Bethlehem – Ma’an – At least 17 businesses in the illegal Israeli settlement of Ma’aleh Adumim have closed down since the start of a Palestinian Authority boycott several months ago, The Washington Post reported Sunday.
The East Jerusalem-area settlement’s Mishor Adumim industrial zone is facing “an insufferable situation,” Avi Elkayam, who represents its 300 factory owners, was quoted as saying in reference to the PA’s efforts to isolate settlement goods from Palestinian markets and discourage Palestinians from working in settlements.
Elkayam said a stone-cutting factory closed this month because Palestinian inspectors were routinely intercepting supply trucks, making business untenable. According to the report, the abandoned facility is now a concrete shell filled with bird droppings, and a “for rent” sign is posted outside.
“We are definitely committed to a path of nonviolent resistance and defiance in the face of the settlement enterprise, and we are defiantly expressing our right to boycott those products and I believe it is working,” Prime Minister Salam Fayyad told the US newspaper. “We will continue to do more.”
The report also quoted a Western diplomat who expressed concerns that the nonviolent-resistance campaign could backfire, and Israeli Deputy Prime Minister Dan Meridor, who slammed the initiative.
Moving too fast?
The decision by the PA to prevent all work in settlements by 2011 is a hasty decision that requires a commitment to providing alternative employment to Palestinians, officials said Tuesday.
Ahmad Muheisin, a refugee camp leader, and Yousef Abu Maria, an Al-Quds Open University lecturer, both voiced reservations at PA Economy Minister Hasan Abu Libdeh’s announcement that the ban on settlement work would be strictly enforced.
Speaking to Palestine TV’s No Spin talk show, both officials asserted that while they were totally opposed to the use of Palestinian labor in Israeli settlements, Abu Libdeh ought to provide a strategy that would provide job opportunities for the thousands of Palestinians currently working in West Bank settlements before they are forced into leaving their current work.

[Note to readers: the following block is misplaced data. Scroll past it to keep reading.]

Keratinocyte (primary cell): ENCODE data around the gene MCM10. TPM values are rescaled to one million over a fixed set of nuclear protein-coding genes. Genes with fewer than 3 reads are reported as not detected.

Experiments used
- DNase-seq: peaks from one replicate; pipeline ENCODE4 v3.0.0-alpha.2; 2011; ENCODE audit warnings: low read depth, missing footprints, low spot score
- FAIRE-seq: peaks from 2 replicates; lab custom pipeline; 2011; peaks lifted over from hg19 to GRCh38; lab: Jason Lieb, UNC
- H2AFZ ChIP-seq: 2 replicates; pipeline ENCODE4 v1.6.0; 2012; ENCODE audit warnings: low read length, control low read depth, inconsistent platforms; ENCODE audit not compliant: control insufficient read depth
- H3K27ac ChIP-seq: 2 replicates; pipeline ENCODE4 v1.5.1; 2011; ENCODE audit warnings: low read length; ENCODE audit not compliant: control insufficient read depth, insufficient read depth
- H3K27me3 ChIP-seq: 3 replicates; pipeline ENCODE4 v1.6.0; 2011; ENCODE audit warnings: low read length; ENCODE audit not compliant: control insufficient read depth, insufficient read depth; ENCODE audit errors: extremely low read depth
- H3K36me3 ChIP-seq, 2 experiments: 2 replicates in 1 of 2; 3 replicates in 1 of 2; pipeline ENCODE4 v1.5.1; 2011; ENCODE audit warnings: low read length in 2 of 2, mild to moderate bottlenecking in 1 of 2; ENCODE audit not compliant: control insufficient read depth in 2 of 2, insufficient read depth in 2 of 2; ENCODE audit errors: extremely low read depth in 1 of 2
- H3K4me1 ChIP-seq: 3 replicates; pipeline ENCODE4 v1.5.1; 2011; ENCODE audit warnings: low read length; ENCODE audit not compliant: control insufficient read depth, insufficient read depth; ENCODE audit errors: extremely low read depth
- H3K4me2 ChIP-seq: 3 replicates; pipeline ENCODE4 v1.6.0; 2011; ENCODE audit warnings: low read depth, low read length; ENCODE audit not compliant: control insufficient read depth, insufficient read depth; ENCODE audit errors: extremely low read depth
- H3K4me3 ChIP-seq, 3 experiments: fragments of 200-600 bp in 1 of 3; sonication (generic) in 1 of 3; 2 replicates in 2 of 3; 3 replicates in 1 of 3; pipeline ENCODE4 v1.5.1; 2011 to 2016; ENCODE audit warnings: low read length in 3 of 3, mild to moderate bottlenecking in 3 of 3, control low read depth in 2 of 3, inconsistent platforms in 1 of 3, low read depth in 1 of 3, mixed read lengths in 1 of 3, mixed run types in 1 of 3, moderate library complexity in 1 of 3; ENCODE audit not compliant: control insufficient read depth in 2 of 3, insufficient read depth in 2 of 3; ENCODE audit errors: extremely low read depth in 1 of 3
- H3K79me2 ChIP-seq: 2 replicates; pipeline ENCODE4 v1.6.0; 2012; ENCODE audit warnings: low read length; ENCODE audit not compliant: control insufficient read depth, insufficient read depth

Muheisin told Ma’an editor-in-chief Nasser Laham, who hosts No Spin, that all Palestinian factions should participate in the decision on banning work in settlements, highlighting disagreement in PA’s decision-making circles on Abu Libdeh’s announcement. “Nothing in Palestinian law prohibits work in Israeli settlements. Thus, their decisions shouldn’t be hasty.”
‘Work out another solution’
Last Tuesday, Abu Libdeh said no Palestinian laborers would be working in settlements by the end of 2011.
“There are currently 25,000 Palestinians who make their living from working in Israeli settlements. They should stop as they aren’t any different from 200,000 other unemployed workers,” Abu Libdeh told Ma’an.
“Even though Palestinian law prohibits work in Israeli settlements, we know that a large number of people left their jobs and have gone to work in settlements,” he said, urging laborers to “work out another solution.”